Back in October, 2018, things changed that most people didn't know needed changing.
Changes like this one are the substance of science fiction futurology, as the business of fiction writing is to take you on an adventure into a world that does not exist and propose solutions to problems you think you don't have. The solutions that are most interesting are the ones you (as a reader) are certain would not work.
The writer's duty is to make you think about why you are so certain the solution would not work. In the process, you may generate a solution to a real and current problem that will work.
In other words, fiction writers prompt you to make the world a better place.
The problem that needed solving was about the right to repair devices you own -- which contain or run on software you only license.
Software, and intellectual property such as fictional stories, come under copyright law -- and that law has had to be changed to keep pace with electronic media. When the xerox copier was introduced to libraries, the uproar over copyright was intense, furious, adamant and heated. Look where we are today with copy/paste.
So, today, companies tried to keep you leashed tightly to their own repair shops and prevent tinkering with your devices by yourself or an independent repair shop of your choice.
Repairing stuff has been a profession for thousands of years -- they tried to un-invent it.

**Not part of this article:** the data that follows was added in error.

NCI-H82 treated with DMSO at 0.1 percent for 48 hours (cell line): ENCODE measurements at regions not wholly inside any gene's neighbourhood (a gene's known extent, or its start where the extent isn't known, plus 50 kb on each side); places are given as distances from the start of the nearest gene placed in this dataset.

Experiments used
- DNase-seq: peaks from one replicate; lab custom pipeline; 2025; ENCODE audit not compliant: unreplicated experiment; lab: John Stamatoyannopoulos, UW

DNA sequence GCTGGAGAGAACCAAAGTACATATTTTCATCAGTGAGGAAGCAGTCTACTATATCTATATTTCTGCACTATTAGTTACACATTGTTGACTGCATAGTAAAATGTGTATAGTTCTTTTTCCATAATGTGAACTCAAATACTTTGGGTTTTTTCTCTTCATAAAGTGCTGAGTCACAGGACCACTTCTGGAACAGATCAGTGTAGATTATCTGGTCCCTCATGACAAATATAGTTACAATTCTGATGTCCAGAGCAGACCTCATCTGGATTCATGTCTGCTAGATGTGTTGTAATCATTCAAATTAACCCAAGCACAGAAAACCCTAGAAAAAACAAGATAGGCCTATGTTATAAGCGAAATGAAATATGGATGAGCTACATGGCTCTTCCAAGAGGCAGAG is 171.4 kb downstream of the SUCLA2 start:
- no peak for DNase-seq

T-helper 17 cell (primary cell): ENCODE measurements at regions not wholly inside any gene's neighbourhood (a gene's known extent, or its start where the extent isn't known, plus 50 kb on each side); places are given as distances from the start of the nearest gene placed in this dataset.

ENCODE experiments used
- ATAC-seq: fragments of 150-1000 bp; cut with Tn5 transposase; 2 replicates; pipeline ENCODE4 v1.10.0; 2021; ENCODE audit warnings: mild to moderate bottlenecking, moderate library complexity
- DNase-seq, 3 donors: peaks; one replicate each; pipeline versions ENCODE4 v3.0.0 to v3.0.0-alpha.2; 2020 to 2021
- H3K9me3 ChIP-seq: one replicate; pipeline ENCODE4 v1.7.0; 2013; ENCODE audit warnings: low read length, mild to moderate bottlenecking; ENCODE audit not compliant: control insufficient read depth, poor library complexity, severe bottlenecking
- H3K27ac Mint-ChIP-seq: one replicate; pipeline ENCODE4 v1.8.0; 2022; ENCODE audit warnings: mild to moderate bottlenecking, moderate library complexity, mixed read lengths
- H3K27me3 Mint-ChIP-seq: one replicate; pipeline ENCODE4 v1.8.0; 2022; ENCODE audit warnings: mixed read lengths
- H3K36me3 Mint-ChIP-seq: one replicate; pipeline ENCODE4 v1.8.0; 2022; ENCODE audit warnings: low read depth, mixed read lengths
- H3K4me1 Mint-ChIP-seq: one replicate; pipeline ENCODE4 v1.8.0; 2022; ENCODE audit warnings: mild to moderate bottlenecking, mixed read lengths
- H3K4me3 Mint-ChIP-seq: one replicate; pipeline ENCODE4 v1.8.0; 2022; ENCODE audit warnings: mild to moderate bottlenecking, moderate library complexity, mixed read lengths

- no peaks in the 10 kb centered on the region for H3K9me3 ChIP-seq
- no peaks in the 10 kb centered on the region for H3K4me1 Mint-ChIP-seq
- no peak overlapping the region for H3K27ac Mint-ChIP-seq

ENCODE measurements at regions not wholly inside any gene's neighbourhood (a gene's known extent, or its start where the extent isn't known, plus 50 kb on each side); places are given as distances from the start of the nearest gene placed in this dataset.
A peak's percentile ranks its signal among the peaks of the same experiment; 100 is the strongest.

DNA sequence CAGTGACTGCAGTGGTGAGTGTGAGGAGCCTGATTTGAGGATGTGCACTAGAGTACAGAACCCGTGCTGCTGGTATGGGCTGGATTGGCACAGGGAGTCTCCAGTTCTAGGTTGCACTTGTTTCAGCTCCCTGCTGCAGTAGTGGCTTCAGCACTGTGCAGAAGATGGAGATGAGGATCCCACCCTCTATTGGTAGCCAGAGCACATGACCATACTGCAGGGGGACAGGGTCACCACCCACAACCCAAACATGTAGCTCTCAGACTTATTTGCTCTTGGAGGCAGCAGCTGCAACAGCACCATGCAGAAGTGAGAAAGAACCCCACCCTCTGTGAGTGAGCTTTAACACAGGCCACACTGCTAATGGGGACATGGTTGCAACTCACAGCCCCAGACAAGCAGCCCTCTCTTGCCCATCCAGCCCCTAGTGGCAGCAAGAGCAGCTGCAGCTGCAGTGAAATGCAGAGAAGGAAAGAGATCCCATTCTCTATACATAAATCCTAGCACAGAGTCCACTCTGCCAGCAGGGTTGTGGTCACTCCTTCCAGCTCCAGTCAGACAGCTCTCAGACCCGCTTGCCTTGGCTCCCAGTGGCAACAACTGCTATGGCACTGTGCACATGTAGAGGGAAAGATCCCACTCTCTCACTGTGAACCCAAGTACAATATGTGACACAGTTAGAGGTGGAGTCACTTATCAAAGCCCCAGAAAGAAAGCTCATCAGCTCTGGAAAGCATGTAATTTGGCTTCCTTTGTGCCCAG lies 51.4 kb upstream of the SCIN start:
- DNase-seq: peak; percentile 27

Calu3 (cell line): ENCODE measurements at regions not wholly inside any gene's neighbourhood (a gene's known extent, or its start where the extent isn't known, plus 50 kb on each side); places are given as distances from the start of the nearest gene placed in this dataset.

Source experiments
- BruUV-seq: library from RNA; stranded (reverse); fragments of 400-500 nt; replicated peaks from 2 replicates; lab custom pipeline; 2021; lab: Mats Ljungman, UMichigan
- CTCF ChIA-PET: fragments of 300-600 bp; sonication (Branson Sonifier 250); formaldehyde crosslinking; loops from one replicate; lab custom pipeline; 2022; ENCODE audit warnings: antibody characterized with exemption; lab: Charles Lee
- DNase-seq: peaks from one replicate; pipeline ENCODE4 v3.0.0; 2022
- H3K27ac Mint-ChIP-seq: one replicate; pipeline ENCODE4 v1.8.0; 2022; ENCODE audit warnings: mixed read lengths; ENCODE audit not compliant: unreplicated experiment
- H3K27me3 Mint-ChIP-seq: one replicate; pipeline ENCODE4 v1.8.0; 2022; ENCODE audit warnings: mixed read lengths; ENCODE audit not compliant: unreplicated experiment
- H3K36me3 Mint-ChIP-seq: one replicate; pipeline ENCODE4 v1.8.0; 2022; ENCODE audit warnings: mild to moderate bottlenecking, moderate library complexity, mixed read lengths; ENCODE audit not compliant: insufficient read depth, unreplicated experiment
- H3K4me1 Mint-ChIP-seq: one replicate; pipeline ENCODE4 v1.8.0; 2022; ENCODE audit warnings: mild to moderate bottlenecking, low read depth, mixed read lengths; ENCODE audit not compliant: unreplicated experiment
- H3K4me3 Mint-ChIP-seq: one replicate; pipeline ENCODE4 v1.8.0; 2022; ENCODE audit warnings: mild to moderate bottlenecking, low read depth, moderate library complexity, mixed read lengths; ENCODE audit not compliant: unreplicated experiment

The law may be challenged in court, reversed, modified, struck down, or just repealed and replaced. The fight over "you didn't build that" and therefore you don't own or control that, is raging globally.
So read and ponder this as it pertains to self-publishing novels:
Advocates for the right to repair movement have cause to celebrate this weekend. New rules, which go into effect on Sunday, will allow consumers to legally hack the software on their own devices to repair them.
The new rules will allow consumers and repair shops not affiliated with brands to break DRM, or Digital Rights Management, which previously sought to prevent the copying and distribution of media and technology. Large corporations backed DRM, saying it was necessary to protect consumers and fight copyright infringement, according to Electronic Frontier Foundation.
The DCMA, or the Digital Millennium Copyright Act of 1998, sought to criminalize any attempts to bypass locks placed on devices, even if the attempt was made in an effort to repair or maintain it. The issue was primarily in the inability to repair a device that had already been bought and paid for. Instead, DRM forced consumers to take broken devices to specific repairers, stifling competition and monopolizing the market. DRM is “implemented by embedding code that prevents copying, specifies a time period in which the content can be accessed, or limits the number of devices the media can be installed on,” according to TechTarget.
The new rules proposed by the Library of Congress and U.S. Copyright Office will change that, allowing owners of smartphones, cars, tractors, smart home appliances, and a number of other devices to maintain their own property.
"...maintain their own property." -- "own?"
What does it mean to OWN something? The esoteric and mystical ramifications of ownership are enormous. Most people think ownership is a simple thing. Children understand MINE at two years old.
Who is entitled to what for their creative work? For any work, just the labor of moving one thing from one place to another place, we consider we have a right to be paid a living wage.
And in what fundamental way will AI and all this automation change our "rights?"
Note this legal thrust includes cars and tractors. Everything runs on chips now.
What will that imply about ownership in the future?